Worth a look | July 11, 2014 | Palo Alto Weekly | Palo Alto Online |

Palo Alto Weekly

Arts & Entertainment - July 11, 2014

Worth a look


Conducting community

Just because you aren't a student at Stanford, or a professional musician, doesn't necessarily mean you aren't talented enough to perform on one of the university's world class stages.

At least that's the opinion of Jindong Cai, the music director and conductor of the Stanford Symphony Orchestra, and Anna Wittstruck, his assistant conductor. This Friday, July 11, Cai will lead the Stanford Youth Orchestra in a performance of works by Edward Elgar, Anton Bruckner, Giovanni Gabrieli, Friedrich Kuhlau, and Wolfgang Amadeus Mozart. The following day, July 12, Wittstruck will lead the Stanford Summer Symphony Orchestra in performing a program titled program, "?Mostly Made in America," featuring compositions by Samuel Barber, Aaron Copland, George Gershwin, and Mozart.

The two performances are noteworthy due to the makeup of each group of musicians. The Stanford Youth Orchestra is, as the name notes, composed of young boys and girls in middle school and high school. However, Wittstruck notes, the players in the orchestra are extremely talented, and the series of performances that the Youth Orchestra give this summer will be about as high caliber as can be expected from such a group.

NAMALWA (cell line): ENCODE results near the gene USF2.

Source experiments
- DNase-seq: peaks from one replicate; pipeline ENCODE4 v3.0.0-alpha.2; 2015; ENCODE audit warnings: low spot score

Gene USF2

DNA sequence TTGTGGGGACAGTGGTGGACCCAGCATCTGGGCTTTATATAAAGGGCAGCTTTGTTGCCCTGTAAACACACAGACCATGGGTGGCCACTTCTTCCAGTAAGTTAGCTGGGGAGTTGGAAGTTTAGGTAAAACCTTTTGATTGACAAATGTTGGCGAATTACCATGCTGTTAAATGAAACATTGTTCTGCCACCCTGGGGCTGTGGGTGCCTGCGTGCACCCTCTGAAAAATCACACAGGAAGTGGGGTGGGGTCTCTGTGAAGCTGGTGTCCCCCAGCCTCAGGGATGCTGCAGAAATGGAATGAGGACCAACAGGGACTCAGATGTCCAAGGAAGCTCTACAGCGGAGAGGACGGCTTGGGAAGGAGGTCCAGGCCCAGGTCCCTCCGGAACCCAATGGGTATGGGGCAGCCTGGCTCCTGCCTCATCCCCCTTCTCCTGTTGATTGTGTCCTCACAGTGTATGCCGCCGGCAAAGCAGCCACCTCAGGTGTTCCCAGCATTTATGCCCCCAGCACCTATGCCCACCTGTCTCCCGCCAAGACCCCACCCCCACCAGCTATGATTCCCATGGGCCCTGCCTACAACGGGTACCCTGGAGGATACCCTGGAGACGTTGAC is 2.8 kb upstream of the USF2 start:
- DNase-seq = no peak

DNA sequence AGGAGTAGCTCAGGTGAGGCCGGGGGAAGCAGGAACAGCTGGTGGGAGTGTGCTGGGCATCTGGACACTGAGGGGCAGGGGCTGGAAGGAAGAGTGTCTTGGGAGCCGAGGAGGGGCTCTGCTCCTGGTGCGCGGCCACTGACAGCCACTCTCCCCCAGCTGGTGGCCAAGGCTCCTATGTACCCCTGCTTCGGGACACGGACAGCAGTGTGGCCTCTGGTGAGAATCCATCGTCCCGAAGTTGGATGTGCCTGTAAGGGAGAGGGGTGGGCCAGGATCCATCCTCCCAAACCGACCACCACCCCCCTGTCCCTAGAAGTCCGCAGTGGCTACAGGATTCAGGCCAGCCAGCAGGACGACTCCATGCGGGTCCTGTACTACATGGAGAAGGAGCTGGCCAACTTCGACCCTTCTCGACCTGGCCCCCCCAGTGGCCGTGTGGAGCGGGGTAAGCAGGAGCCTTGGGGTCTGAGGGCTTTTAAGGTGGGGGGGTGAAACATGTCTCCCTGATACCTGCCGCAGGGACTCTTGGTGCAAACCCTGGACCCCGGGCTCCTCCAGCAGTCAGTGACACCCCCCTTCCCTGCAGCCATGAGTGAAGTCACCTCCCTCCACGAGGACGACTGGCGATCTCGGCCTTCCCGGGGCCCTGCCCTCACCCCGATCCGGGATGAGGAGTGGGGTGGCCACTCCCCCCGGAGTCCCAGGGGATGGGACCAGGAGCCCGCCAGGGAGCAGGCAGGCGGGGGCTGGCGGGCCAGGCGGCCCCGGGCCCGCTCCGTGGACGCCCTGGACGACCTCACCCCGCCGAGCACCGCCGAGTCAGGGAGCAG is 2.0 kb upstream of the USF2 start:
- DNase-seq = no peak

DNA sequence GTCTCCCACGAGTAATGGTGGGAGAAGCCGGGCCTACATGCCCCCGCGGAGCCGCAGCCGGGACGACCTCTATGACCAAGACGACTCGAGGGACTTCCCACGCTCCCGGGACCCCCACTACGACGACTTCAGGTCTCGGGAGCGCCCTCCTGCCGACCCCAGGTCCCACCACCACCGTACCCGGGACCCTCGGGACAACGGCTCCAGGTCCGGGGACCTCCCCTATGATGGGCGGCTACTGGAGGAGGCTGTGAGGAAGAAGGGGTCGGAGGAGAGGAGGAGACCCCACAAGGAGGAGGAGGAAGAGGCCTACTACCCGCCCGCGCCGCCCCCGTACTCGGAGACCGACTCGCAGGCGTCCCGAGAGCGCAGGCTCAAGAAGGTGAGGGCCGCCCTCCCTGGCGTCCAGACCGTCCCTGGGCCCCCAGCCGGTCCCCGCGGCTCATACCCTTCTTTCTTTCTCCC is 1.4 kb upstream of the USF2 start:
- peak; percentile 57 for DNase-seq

As for the Stanford Summer Symphony Orchestra, while it made up entirely of amateur players, Wittstruck says she sets the bar for admittance into the orchestra incredibly high and that many in the group could potentially have been professional musicians, but they chose different paths in life.

"These are people who have been playing at a high level for their entire life and they want to keep playing, so they come here," she explains, noting with some levity that this year's Summer Symphony has many players from one of Silicon Valley's largest employers. "This year I'm joking that we should call it the stanford google orchestra."

In this way, the two programs are win-win — both for the community and the players themselves. Concert goers get a top notch experience, and the performers get to play in front of a crowd at Dinkelspiel Auditorium and the new, state of the art Bing Concert Hall.

"I like to think of it as a place where people come together through music in a very special way," she says. "This is a way of building a community."

The Stanford Youth Orchestra's chamber music performance is Friday, July 11, at 7:30 p.m. at Dinkelspiel Auditorium. Tickets are $10 and proceeds go to the financial aid fund for the Youth Orchestra. The Stanford Summer Symphony Orchestra's performance, "Mostly Made in America," will be held Saturday, July 12, at 7:30 p.m. in Bing Concert Hall. Tickets are free for Stanford students, $10 for other students and $20 for the general public. For more information on these two events, go to events.stanford.edu.


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